Technology is everywhere in education: Public schools in the United States now provide at least one computer for every five students. They spend more than $3 billion per year on digital content. Led by the federal government, the country is in the midst of a massive effort to make affordable high-speed Internet and free online teaching resources available to even the most rural and remote schools. And in 2015-16, for the first time, more state standardized tests for the elementary and middle grades will be administered via technology than by paper and pencil.
To keep up with what’s changing (and what isn’t), observers must know where to look.
There’s the booming ed-tech industry, with corporate titans and small startups alike vying for a slice of an $8 billion-plus yearly market for hardware and software. Much attention is also paid to the “early adopters”—those districts, schools, and teachers who are making the most ingenious and effective uses of the new tools at their disposal.
But a significant body of research has also made clear that most teachers have been slow to transform the ways they teach, despite the influx of new technology into their classrooms. There remains limited evidence to show that technology and online learning are improving learning outcomes for most students. And academics and parents alike have expressed concerns about digital distractions, ways in which unequal access to and use of technology might widen achievement gaps, and more.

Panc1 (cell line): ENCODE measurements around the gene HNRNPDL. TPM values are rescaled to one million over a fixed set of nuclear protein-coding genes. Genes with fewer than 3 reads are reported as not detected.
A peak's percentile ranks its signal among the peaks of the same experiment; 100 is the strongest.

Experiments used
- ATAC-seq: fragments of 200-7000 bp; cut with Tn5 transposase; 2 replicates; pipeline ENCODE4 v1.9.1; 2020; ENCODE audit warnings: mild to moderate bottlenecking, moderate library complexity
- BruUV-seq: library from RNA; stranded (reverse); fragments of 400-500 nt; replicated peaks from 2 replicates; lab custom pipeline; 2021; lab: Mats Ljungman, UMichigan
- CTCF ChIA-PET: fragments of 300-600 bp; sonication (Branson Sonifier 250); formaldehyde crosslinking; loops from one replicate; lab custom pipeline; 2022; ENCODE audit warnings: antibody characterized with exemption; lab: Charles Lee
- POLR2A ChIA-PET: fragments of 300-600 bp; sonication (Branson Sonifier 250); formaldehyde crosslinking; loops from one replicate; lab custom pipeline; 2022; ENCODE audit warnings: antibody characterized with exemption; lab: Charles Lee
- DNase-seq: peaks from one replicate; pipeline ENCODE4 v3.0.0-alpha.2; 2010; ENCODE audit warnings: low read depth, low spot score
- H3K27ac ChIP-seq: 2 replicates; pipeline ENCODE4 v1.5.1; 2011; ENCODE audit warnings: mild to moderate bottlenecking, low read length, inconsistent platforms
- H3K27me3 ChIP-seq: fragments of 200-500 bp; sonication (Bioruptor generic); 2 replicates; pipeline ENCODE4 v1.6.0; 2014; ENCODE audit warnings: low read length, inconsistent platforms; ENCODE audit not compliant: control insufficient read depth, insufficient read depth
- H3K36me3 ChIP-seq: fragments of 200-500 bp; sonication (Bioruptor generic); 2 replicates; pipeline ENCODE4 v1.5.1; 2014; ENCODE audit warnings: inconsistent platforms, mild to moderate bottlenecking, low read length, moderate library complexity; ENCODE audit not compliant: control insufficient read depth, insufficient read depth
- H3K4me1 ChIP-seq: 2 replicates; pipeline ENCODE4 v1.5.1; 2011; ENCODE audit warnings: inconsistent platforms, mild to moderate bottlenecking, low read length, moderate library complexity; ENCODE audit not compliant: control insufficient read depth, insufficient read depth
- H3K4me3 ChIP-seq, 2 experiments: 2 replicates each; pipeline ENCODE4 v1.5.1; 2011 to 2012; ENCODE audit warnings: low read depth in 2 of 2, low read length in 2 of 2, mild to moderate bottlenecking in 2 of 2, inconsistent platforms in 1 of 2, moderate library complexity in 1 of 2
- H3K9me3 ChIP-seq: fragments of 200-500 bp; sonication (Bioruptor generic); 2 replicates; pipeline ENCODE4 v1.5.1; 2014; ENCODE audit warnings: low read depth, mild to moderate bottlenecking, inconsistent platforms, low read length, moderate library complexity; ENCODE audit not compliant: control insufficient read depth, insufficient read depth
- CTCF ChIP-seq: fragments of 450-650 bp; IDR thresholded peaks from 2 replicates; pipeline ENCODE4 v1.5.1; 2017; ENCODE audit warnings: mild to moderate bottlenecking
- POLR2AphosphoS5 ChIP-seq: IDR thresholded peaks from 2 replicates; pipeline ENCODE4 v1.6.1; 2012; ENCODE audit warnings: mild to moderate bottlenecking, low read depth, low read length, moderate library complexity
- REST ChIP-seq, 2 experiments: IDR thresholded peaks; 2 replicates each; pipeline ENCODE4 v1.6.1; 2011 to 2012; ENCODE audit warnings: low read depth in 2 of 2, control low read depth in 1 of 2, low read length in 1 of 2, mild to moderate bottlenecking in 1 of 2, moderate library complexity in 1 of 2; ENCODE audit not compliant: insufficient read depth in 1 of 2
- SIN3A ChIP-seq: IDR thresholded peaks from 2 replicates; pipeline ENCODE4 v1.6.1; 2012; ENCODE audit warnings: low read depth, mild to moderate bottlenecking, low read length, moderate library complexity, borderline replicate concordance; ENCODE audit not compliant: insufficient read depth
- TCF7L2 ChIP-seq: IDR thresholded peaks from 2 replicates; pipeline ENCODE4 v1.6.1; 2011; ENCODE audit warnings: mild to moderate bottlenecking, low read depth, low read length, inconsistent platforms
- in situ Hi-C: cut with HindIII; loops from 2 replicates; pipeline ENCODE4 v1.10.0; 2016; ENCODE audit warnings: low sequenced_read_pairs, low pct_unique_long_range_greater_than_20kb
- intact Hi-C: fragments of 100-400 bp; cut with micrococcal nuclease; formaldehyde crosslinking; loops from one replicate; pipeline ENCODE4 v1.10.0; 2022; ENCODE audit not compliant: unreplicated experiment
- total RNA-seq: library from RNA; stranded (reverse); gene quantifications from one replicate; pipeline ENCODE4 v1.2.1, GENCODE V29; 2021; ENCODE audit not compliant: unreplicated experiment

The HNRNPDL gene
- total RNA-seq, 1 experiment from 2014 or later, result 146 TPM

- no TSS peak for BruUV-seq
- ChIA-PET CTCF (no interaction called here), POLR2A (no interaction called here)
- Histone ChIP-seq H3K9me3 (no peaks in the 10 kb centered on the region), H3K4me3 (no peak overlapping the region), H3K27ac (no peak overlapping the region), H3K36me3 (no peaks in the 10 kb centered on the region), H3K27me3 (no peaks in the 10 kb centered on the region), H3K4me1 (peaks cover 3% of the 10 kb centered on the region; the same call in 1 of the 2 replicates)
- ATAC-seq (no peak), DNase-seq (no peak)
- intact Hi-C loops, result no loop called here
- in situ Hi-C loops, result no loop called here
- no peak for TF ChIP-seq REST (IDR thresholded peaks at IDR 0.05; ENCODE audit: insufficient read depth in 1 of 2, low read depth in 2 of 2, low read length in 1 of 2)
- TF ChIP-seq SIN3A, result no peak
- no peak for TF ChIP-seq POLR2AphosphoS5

State and federal lawmakers, meanwhile, have wrestled in recent years with the reality that new technologies also present new challenges. The rise of “big data,” for example, has led to new concerns about how schools can keep sensitive student information private and secure.
What follows is an overview of the big trends, opportunities, and concerns associated with classroom technology. Links to additional resources are included in each section for those who would like to dig deeper.